US8320489B2  Determining channel coefficients in a multipath channel  Google Patents
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 US8320489B2 US8320489B2 US12/390,323 US39032309A US8320489B2 US 8320489 B2 US8320489 B2 US 8320489B2 US 39032309 A US39032309 A US 39032309A US 8320489 B2 US8320489 B2 US 8320489B2
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 H04L25/0202—Channel estimation
 H04L25/0204—Channel estimation of multiple channels

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 H04B1/69—Spread spectrum techniques
 H04B1/707—Spread spectrum techniques using direct sequence modulation
 H04B1/7097—Interferencerelated aspects
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 H04J11/0063—Interference mitigation or coordination of multipath interference, e.g. Rake receivers

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 H04L25/0224—Channel estimation using sounding signals
 H04L25/0228—Channel estimation using sounding signals with direct estimation from sounding signals
 H04L25/023—Channel estimation using sounding signals with direct estimation from sounding signals with extension to other symbols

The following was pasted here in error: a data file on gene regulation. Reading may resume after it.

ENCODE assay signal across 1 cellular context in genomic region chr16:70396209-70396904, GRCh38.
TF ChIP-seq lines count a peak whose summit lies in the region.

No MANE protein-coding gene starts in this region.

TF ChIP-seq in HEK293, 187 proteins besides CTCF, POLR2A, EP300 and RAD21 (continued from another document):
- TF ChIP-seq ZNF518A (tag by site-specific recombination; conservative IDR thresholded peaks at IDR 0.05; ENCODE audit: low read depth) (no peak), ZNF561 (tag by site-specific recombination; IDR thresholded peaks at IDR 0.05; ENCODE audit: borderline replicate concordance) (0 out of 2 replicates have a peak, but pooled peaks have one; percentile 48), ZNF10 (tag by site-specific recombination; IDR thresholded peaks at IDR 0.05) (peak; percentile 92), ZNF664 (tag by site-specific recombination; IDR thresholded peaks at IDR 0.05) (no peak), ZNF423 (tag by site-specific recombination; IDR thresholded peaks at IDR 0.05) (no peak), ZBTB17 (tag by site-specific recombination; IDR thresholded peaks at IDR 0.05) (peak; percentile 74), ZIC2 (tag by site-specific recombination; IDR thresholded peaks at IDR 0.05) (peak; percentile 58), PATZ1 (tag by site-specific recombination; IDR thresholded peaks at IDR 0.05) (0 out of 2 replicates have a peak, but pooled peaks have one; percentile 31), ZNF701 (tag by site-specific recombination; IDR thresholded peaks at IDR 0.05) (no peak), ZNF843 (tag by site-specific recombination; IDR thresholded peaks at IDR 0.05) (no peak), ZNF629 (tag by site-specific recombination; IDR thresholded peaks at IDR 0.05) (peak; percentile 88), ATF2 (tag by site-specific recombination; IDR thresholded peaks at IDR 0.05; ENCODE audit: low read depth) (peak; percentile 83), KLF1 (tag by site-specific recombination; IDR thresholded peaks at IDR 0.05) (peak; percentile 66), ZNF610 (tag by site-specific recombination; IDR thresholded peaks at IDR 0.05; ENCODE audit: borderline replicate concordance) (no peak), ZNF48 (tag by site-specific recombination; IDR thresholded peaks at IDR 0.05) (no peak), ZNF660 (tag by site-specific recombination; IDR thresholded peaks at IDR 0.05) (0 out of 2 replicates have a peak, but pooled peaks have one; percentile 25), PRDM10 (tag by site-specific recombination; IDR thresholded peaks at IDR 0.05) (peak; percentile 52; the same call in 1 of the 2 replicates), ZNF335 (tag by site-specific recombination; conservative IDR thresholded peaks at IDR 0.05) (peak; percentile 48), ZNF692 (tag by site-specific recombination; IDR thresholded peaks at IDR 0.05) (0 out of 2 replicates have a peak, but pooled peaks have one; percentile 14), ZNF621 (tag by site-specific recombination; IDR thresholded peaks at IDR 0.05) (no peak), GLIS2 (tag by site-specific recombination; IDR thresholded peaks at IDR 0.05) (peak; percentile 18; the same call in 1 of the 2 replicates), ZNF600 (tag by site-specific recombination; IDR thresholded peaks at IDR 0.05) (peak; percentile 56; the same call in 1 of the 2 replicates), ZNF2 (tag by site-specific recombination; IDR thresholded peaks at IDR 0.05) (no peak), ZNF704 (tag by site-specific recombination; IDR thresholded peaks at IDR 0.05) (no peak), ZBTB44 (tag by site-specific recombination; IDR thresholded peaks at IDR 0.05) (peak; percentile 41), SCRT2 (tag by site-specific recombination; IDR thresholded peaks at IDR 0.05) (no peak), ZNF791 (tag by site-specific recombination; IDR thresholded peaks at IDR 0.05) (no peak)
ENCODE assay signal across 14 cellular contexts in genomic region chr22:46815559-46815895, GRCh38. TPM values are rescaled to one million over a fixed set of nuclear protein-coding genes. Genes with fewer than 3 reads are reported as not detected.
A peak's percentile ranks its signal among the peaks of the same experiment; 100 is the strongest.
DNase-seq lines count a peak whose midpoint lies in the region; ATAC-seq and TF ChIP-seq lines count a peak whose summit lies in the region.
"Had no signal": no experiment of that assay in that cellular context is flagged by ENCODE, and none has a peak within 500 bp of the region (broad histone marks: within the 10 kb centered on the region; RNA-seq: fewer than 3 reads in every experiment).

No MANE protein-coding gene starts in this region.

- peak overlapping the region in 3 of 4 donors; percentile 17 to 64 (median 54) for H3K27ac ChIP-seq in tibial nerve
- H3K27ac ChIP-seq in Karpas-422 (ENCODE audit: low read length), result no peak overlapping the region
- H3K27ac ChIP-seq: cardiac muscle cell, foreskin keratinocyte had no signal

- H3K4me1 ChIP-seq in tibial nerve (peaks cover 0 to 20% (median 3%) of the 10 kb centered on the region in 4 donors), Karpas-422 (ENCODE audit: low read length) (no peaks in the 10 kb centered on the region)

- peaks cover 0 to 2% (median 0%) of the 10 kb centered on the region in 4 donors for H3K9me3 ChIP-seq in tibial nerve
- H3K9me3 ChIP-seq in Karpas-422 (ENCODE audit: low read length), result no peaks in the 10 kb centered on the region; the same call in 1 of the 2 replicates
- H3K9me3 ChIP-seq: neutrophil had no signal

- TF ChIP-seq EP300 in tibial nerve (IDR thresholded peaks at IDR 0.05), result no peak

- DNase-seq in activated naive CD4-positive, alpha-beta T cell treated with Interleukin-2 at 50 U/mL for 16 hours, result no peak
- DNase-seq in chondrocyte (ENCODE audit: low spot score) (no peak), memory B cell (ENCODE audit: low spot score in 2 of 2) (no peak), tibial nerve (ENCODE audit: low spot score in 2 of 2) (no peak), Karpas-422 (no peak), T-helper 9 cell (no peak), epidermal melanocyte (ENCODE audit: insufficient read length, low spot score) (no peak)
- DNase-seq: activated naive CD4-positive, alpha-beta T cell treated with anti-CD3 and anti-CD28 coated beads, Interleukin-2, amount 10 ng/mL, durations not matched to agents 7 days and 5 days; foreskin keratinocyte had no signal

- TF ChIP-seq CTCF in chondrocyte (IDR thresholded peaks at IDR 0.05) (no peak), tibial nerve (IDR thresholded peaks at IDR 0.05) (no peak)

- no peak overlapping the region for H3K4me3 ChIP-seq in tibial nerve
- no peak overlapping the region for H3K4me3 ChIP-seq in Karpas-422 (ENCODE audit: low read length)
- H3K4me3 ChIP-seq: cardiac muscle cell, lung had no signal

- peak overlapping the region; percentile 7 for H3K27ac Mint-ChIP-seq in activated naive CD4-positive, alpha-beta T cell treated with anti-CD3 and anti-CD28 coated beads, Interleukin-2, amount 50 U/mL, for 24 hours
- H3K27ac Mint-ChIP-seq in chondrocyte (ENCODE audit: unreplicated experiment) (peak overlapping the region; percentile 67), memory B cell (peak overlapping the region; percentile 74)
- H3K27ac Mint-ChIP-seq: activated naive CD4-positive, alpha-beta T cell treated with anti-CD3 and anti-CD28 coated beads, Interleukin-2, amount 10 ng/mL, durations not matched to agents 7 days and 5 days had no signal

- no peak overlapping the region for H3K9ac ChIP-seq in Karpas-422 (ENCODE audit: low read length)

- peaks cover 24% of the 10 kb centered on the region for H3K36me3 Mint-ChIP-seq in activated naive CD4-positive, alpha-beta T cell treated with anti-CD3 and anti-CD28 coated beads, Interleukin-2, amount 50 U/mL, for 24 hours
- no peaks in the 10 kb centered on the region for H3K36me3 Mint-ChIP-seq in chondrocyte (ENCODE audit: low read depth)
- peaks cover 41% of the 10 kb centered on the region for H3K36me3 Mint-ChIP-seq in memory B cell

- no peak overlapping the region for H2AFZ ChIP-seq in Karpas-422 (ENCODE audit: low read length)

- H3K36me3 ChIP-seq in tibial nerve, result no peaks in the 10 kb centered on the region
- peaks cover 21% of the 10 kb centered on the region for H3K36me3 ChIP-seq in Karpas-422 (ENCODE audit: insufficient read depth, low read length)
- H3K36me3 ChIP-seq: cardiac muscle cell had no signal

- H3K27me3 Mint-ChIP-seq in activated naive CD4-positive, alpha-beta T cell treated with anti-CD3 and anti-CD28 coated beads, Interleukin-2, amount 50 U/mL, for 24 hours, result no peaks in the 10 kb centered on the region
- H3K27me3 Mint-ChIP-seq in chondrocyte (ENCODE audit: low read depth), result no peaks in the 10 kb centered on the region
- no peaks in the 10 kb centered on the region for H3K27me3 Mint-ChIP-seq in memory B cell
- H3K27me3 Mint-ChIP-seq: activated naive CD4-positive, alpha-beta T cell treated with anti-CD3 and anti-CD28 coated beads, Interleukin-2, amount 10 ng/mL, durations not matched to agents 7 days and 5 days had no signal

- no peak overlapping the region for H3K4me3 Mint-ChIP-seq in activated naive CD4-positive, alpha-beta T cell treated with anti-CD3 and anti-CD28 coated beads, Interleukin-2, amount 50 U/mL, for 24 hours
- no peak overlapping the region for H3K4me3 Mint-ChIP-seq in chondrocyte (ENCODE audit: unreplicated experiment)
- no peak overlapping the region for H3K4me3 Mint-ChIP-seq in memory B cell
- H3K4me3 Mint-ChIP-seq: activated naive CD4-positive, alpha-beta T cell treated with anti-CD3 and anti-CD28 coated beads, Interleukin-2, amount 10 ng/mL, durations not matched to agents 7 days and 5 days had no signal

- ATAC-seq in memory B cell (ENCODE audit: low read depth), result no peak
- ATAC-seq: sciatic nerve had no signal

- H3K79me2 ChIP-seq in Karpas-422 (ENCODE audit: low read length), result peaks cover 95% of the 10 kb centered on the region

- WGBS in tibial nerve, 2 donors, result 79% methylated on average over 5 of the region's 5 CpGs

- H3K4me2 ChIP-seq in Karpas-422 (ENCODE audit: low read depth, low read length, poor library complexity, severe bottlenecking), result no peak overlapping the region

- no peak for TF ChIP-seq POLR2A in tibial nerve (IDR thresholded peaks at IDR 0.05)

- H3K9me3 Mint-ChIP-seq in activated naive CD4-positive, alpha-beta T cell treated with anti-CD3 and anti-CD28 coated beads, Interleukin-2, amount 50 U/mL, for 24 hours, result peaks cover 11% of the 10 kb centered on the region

H04L25/0236—Channel estimation using sounding signals with direct estimation from sounding signals with extension to other symbols using estimation of the other symbols

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 H04L25/024—Channel estimation channel estimation algorithms
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 H04L25/0212—Channel estimation of impulse response
 H04L25/0216—Channel estimation of impulse response with estimation of channel length

 H—ELECTRICITY
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 H04L5/0048—Allocation of pilot signals, i.e. of signals known to the receiver

 H—ELECTRICITY
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 H04L—TRANSMISSION OF DIGITAL INFORMATION, e.g. TELEGRAPHIC COMMUNICATION
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Definitions
 CSI channel state information
 Trainingbased schemes which involve probing the channel with known signaling waveforms and linear processing of the corresponding channel output, are commonly used to learn the CSI at the receiver.
 Recent measurement studies have shown that physical multipath channels tend to exhibit an approximately sparse multipath structure at high signal space dimension—timebandwidthantenna product.
 the CSI for such channels is characterized with significantly fewer dominant parameters compared to the maximum number dictated by the delayDopplerangle spread of the channel.
 Conventional trainingbased methods often based on exhaustive probing coupled with a linear least squares approach or a nonlinear parametric estimator, are illsuited for exploiting the inherently lowdimensional nature of sparse or approximately sparse multipath channels.